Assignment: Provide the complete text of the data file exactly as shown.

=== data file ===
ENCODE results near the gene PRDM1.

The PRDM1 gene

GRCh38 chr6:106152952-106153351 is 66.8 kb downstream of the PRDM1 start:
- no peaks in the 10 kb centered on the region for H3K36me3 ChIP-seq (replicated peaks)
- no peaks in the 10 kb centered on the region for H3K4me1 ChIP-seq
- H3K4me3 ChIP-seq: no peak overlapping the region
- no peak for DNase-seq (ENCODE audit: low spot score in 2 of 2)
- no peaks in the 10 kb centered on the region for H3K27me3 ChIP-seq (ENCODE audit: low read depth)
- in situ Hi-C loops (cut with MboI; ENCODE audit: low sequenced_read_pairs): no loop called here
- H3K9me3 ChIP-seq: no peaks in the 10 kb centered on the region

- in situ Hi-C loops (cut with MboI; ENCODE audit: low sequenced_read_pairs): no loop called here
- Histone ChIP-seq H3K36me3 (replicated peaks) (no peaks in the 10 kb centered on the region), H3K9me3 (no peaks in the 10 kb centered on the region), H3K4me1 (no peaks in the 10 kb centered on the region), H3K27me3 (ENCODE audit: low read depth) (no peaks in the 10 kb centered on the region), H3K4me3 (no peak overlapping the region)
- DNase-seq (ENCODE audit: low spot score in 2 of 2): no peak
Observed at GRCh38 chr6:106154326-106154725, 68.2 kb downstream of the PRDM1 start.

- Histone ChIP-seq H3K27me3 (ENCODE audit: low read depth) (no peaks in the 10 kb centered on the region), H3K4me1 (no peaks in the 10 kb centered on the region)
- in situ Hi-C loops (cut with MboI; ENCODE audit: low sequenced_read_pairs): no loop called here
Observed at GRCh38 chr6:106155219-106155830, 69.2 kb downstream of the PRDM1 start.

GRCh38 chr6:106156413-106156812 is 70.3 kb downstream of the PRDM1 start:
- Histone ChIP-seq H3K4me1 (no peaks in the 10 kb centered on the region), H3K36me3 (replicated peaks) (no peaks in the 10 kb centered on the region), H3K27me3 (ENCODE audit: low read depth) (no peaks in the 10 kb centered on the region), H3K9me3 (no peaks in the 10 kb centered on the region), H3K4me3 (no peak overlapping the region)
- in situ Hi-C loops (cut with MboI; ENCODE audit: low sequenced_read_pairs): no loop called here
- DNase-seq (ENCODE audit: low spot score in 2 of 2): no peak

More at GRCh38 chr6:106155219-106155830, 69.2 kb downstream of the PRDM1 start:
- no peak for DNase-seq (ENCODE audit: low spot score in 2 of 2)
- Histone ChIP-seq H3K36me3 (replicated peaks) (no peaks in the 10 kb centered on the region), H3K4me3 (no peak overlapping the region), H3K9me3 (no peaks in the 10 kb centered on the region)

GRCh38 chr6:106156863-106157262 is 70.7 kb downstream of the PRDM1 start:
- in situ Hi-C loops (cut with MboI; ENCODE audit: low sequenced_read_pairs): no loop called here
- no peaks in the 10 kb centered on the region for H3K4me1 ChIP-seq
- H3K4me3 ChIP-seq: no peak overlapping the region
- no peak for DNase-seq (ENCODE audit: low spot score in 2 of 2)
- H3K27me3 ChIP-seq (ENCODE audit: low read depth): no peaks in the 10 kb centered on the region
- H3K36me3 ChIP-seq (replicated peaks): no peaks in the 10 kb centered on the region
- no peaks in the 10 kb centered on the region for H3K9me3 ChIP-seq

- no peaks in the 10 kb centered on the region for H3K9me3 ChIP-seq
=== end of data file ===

ENCODE results near the gene PRDM1.

The PRDM1 gene

GRCh38 chr6:106152952-106153351 is 66.8 kb downstream of the PRDM1 start:
- no peaks in the 10 kb centered on the region for H3K36me3 ChIP-seq (replicated peaks)
- no peaks in the 10 kb centered on the region for H3K4me1 ChIP-seq
- H3K4me3 ChIP-seq: no peak overlapping the region
- no peak for DNase-seq (ENCODE audit: low spot score in 2 of 2)
- no peaks in the 10 kb centered on the region for H3K27me3 ChIP-seq (ENCODE audit: low read depth)
- in situ Hi-C loops (cut with MboI; ENCODE audit: low sequenced_read_pairs): no loop called here
- H3K9me3 ChIP-seq: no peaks in the 10 kb centered on the region

- in situ Hi-C loops (cut with MboI; ENCODE audit: low sequenced_read_pairs): no loop called here
- Histone ChIP-seq H3K36me3 (replicated peaks) (no peaks in the 10 kb centered on the region), H3K9me3 (no peaks in the 10 kb centered on the region), H3K4me1 (no peaks in the 10 kb centered on the region), H3K27me3 (ENCODE audit: low read depth) (no peaks in the 10 kb centered on the region), H3K4me3 (no peak overlapping the region)
- DNase-seq (ENCODE audit: low spot score in 2 of 2): no peak
Observed at GRCh38 chr6:106154326-106154725, 68.2 kb downstream of the PRDM1 start.

- Histone ChIP-seq H3K27me3 (ENCODE audit: low read depth) (no peaks in the 10 kb centered on the region), H3K4me1 (no peaks in the 10 kb centered on the region)
- in situ Hi-C loops (cut with MboI; ENCODE audit: low sequenced_read_pairs): no loop called here
Observed at GRCh38 chr6:106155219-106155830, 69.2 kb downstream of the PRDM1 start.

GRCh38 chr6:106156413-106156812 is 70.3 kb downstream of the PRDM1 start:
- Histone ChIP-seq H3K4me1 (no peaks in the 10 kb centered on the region), H3K36me3 (replicated peaks) (no peaks in the 10 kb centered on the region), H3K27me3 (ENCODE audit: low read depth) (no peaks in the 10 kb centered on the region), H3K9me3 (no peaks in the 10 kb centered on the region), H3K4me3 (no peak overlapping the region)
- in situ Hi-C loops (cut with MboI; ENCODE audit: low sequenced_read_pairs): no loop called here
- DNase-seq (ENCODE audit: low spot score in 2 of 2): no peak

More at GRCh38 chr6:106155219-106155830, 69.2 kb downstream of the PRDM1 start:
- no peak for DNase-seq (ENCODE audit: low spot score in 2 of 2)
- Histone ChIP-seq H3K36me3 (replicated peaks) (no peaks in the 10 kb centered on the region), H3K4me3 (no peak overlapping the region), H3K9me3 (no peaks in the 10 kb centered on the region)

GRCh38 chr6:106156863-106157262 is 70.7 kb downstream of the PRDM1 start:
- in situ Hi-C loops (cut with MboI; ENCODE audit: low sequenced_read_pairs): no loop called here
- no peaks in the 10 kb centered on the region for H3K4me1 ChIP-seq
- H3K4me3 ChIP-seq: no peak overlapping the region
- no peak for DNase-seq (ENCODE audit: low spot score in 2 of 2)
- H3K27me3 ChIP-seq (ENCODE audit: low read depth): no peaks in the 10 kb centered on the region
- H3K36me3 ChIP-seq (replicated peaks): no peaks in the 10 kb centered on the region
- no peaks in the 10 kb centered on the region for H3K9me3 ChIP-seq

- no peaks in the 10 kb centered on the region for H3K9me3 ChIP-seq